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  • An excellent film - really enjoyable.

    Though if one reads historical accounts about the exploits of allied and German internees in Ireland during WWII fact was even more strange than depicted in this film!

    Jean Butler played her part well considering her lack of previous film appearances she should be in more movies.

    Angus MacFadyen is superb as the Luftwaffe pilot, his aloof arrogance is tempered by his sense of fair play and humanity.

    A wonderful film which I enjoyed - the Isle of Man made a good surrogate for Ireland.
  • ROYAL AIR FORCES ASSOCIATION CANNOCK CHASE BRANCH U.K.(573) Members of the Cannock Chase Branch of the R.A.F. - Royal Air Force - attended the premier of the excellent film "The Brylcreem Boys" held on April 23, 1999 in Wolverhampton. All of us were ex-serving members of the R.A.F., and some of our group were elderly veterans who had flown in the 'Battle of Britain' in 1941. We all wish to express our thanks to the director Terence Ryan and all the cast and crew who's efforts made this film possible. Without a doubt we all feel that this film has captured the essence of the situation that prevailed during the period in which the film was set. The comradeship and humour that made up life in the R.A.F. is a thing that can never be adequately described but we all feel that the film The Brylcreem Boys has gone a long way in portraying this. We congratulate everyone involved in the making of this film for what can only be described as an excellent piece of work. Sincerely Malcolm Blackman. R.A.F.
  • This is a great little film, with all the ingredients of a good evenings entertainment. It has action and romance blended with humour and Irish music. A wonderful cocktail of true life events set against a fantastic background of Irish scenery. I really enjoyed watching this film and highly recommend it to those who appreciate seeing a good film. The most incredible thing about this film is that it is based on actual events that happened in Ireland. During the second world war, Ireland was neutral and had a Prisoner of War (POW) camp exactly like the one depicted in The Brylcreem Boys. This POW camp was situated 30 miles outside Dublin near a town called Naas, and it housed both Allied and German prisoners of war. This film does a great job in showing how life in the POW camp really was and how the British, American and German prisoners all had to get along together. A fantastic story and really worth seeing portrayed in the film. All the crew and cast involved in the researching, writing and the making of this film deserve a cheer! Well done! All the best from: Monty-46
  • Warning: Spoilers
    This one kind of slipped under the radar. It didn't enjoy a long cinematic release but the themes it touches on are fairly original and thought provoking.

    Gabriel Byrne plays another of those quirky roles he indulges in from time to time, this time as Commandant of an Irish internment camp, perhaps the most relaxed POW camp ever in the history of modern warfare. However, the two main characters play downed Allied and Luftwaffe airmen who clash over their respective sides ideologies and war aims, as well as vying for the attentions of 'Riverdance' star Jean Butler. Escape from the camp is pointless as both the British and German governments have struck an agreement with Ireland to return escapees so as to prevent 'embarrasing' the Irish and perhaps forcing the country to side with either the Allies/Axis. I'm as yet unsure as to the historical accuracy of this 'deal'. However, as far as I know, Dublin was more sympathetic to the Allied cause and often allowed captured Allied sailors/airmen to return to England whilst generally interning the Germans. During the film, one of the maids hints at this sympathetic line when stating how 'disgraceful' it was that the Brits were being held whilst 1000s of Irishmen were fighting with the 8th Army in North Africa.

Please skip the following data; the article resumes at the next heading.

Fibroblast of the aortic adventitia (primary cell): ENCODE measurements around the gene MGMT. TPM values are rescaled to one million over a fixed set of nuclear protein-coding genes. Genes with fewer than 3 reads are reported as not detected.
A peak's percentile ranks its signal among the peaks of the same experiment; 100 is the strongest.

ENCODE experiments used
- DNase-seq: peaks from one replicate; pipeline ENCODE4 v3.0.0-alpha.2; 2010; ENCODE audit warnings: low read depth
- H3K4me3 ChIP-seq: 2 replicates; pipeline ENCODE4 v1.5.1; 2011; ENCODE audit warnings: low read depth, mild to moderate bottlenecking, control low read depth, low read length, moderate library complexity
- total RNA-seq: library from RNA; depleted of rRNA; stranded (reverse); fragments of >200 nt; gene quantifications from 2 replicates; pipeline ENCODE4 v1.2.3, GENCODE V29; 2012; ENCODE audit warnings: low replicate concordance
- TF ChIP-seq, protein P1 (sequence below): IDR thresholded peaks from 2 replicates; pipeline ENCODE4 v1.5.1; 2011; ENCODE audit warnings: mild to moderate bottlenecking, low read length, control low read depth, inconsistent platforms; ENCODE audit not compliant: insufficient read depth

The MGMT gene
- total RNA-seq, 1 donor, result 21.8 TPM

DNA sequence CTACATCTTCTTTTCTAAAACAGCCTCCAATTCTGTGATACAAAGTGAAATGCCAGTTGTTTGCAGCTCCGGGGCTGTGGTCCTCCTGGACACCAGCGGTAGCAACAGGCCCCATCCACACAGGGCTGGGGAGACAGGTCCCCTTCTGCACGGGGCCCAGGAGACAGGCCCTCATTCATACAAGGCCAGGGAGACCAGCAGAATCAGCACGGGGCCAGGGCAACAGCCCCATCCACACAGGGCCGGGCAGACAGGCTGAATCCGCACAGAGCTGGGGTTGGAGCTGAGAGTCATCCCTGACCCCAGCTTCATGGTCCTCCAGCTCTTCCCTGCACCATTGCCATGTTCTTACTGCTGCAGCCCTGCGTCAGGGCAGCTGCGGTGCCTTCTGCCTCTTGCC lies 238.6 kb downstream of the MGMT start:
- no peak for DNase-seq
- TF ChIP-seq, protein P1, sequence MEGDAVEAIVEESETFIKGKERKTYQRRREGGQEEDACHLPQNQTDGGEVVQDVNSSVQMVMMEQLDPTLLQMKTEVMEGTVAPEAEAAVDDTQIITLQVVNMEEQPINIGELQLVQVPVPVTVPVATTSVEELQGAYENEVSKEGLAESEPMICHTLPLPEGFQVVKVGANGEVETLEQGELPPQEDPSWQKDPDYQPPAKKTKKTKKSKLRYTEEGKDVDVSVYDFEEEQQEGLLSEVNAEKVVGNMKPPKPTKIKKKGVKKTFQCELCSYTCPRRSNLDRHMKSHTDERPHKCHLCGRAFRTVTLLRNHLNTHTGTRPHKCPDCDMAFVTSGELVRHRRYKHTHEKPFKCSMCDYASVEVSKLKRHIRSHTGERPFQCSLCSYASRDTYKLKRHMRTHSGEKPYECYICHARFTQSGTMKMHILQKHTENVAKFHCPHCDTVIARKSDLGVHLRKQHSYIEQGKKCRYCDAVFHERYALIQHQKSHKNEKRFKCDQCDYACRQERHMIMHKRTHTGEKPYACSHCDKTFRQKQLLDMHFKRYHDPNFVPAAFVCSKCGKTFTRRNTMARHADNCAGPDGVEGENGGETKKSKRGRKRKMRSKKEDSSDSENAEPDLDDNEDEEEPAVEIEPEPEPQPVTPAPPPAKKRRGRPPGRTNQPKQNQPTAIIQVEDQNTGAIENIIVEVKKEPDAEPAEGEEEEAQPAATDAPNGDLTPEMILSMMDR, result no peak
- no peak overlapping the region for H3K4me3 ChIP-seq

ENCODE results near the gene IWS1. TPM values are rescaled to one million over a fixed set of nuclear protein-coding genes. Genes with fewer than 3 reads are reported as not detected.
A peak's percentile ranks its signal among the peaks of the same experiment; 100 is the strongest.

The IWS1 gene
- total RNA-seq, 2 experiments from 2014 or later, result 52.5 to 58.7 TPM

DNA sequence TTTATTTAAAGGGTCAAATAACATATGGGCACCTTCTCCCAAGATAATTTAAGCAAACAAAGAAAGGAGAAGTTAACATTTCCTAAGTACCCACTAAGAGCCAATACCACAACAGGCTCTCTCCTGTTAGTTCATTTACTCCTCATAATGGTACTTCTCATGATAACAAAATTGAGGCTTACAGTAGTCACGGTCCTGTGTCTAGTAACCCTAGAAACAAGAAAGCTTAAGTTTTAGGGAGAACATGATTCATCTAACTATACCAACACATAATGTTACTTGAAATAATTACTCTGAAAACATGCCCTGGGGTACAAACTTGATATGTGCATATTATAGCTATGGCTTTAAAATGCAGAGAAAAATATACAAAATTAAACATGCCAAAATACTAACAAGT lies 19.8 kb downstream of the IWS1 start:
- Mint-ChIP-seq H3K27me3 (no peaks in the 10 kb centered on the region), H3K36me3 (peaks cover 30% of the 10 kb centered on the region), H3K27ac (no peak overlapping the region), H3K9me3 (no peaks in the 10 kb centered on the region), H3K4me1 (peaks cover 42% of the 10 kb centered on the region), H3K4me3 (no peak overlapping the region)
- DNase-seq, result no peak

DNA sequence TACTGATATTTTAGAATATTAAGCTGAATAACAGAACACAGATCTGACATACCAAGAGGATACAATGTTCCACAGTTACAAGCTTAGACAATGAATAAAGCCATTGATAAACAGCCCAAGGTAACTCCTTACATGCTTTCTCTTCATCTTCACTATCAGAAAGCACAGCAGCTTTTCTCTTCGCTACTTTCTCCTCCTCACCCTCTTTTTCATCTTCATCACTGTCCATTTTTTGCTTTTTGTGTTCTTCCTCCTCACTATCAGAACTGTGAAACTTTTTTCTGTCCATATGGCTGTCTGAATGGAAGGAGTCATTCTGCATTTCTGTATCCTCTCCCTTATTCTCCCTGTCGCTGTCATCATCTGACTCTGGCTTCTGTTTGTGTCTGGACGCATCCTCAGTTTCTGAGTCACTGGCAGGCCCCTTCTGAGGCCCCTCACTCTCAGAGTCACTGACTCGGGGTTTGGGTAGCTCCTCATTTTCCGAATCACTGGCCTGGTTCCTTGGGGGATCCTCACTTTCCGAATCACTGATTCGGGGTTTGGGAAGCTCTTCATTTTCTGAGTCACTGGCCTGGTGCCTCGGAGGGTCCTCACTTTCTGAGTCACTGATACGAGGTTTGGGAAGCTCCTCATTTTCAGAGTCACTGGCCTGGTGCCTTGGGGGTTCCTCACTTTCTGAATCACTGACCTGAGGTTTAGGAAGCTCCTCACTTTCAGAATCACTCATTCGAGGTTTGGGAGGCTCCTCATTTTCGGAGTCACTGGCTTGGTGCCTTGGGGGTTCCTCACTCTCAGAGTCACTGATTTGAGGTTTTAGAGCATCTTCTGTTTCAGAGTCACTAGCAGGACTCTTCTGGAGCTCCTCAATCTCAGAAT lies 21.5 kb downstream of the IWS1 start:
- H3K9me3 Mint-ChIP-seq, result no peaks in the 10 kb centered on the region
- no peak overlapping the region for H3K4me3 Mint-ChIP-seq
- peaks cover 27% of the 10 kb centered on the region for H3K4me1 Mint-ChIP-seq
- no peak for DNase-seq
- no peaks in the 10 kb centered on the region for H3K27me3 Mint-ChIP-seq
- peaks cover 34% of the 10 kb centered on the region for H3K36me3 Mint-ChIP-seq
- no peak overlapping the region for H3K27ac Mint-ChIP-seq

In the film, the detainees of both sides are allowed day passes to leave the camp, the Irish knowing full well that if the Allied troops flee to the North, they'll just be sent back anyway. Presumably it was a little harder for the Germans to get back home! This sort of relaxed attitude towards the interned soldiers was apparently the norm in Ireland during the 'Emergency' (as the Irish govt referred to WW2!). My grandfather told a story of a German Me-110 crashing near a golf course in north county Dublin during the 'Blitz' of London (how he ended up as far west as Dublin is a mystery). The locals went out to help the uninjured pilot and brought him back for a hearty Irish breakfast at the club house! A while later the police turned up, broke up the impromptu party and took the young airman into captivity. A similar scene is enacted at the start of the film when we see the survivors of a downed RAF bomber drinking stout in a pub (with the local police no less) before an Irish officer enters the pub and arrests the men.

    Apparently shot on the Isle of Man, with stunning locations, original, warm and often amusing script, as well as a good array of acting talent (Angus Macfadyn playing the German officer, Joe McGann as the brutish but-in-a-nice-sort-of-way Camp guard, and Texan William McNamara were particularly outstanding I thought) add up to a very watchable film. A few criticisms would include zee German accents (why don't they hire German actors and speak in German?), and perhaps the clichéd portrayal of the locals (i.e. getting together down de local pub and all yelping and dancing for joy, as only Oirish peasants can do ya know!). A particularly cringe moment was Jean Butler actually doing her 1995 half flamenco/half Irish Riverdance.....if she had done that in 1941, the locals probably would've proclaimed her possessed by the devil! Anyway, apart from that ridiculous mini-scene, Butler gave a very convincing performance. Pity we haven't seen much of that fiery red head since.